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Delicate Pairings of Beer and Cheese


Trappist monasteries and abbeys in Belgium have long understood the relationship between beer and cheese, often adding the factor of bread into the equation. Beer and cheese are the end products of grains and grasses – directly, as in the brewing of beer, or indirectly, as critical factors that affect the production and flavor of milk used in the processing of cheese. Both have a period of resting or fermentation. Both have an affinity of melding flavors and aromas that yield an air of seduction to your palate.

There are only four basic categories of cheese, with sub-sets within these categories, and hundreds of varieties listed in each category. During a lifetime, you may only be exposed to a handful of these stunning varieties. You may be certain, however, that the marriage between beer and cheese is sweeter and more natural than any other relationship on the planet.

You will want to select beer with compatible flavors, based on the mild or pungent qualities of the cheese. Milder cheeses, for example, merge better with a wheat or framboise. The stronger cheeses can handle a robust stout, porter, or barleywine.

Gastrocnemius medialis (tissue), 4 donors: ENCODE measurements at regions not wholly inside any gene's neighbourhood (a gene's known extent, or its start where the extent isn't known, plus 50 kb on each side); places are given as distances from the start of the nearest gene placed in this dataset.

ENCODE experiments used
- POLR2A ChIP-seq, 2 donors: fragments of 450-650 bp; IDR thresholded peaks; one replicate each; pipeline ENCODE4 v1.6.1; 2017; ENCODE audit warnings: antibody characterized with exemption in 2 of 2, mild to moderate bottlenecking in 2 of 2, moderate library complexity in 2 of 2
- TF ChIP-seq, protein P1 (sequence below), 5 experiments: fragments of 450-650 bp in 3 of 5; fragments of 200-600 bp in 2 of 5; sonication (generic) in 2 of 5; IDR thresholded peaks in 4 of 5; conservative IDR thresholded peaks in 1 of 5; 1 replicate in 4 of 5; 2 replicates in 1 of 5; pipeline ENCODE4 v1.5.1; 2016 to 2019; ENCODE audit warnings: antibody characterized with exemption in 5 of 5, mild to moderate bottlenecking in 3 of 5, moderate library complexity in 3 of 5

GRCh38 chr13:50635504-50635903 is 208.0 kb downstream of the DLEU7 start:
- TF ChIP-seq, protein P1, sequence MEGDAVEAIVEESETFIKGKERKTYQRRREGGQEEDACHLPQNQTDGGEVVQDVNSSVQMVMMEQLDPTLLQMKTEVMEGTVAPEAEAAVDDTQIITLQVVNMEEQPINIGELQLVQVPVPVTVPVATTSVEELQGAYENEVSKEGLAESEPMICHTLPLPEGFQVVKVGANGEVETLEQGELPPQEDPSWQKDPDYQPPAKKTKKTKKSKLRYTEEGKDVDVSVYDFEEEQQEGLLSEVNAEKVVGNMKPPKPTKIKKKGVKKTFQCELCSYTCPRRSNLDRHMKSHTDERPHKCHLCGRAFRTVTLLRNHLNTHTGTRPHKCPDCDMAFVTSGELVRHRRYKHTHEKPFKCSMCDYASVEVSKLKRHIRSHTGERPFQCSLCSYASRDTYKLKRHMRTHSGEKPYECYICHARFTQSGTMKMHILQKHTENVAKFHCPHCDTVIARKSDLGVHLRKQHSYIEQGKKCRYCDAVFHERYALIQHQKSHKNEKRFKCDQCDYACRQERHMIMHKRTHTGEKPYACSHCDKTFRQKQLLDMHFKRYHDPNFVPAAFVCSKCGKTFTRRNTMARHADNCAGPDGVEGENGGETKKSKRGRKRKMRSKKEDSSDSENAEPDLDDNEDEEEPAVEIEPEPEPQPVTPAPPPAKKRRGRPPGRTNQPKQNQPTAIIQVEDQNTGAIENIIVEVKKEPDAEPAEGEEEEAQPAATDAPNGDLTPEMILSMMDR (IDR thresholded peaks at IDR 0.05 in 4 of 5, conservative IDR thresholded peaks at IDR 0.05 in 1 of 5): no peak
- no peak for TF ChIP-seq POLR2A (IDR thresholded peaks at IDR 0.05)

Get out your silver serving-tray and your crystal beer tasting-glasses to begin your journey into the fascinating territory of a beer and cheese night!

Four Cheese categories:
-Soft Cheese
Fresh Unripened Cheese
Soft Spreadable
Semi-soft
-Semi-hard Cheese
Sliceable
Crumbly and/or blue-veined
-Hard Cheese
-Very Hard Cheese

Fresh Unripened Cheeses -

generally have a low taste profile. Pair with American wheat beer, American lagers, amber ales, and German lagers.
Recommended brews: Anderson Valley High Rollers Wheat Beer, Olde Heurich Foggy Bottom Lager, Full Sail Amber Ale, or Dogfish Head Midas Touch Gold Elixer.


Cheese Examples:
Pot cheese
Cottage Cheese
Ricotta


Soft, Spreadable Cheeses –